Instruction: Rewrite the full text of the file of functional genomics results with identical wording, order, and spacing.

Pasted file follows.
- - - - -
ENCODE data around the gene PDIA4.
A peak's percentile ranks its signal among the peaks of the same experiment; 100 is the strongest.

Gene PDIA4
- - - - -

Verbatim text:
ENCODE data around the gene PDIA4.
A peak's percentile ranks its signal among the peaks of the same experiment; 100 is the strongest.

Gene PDIA4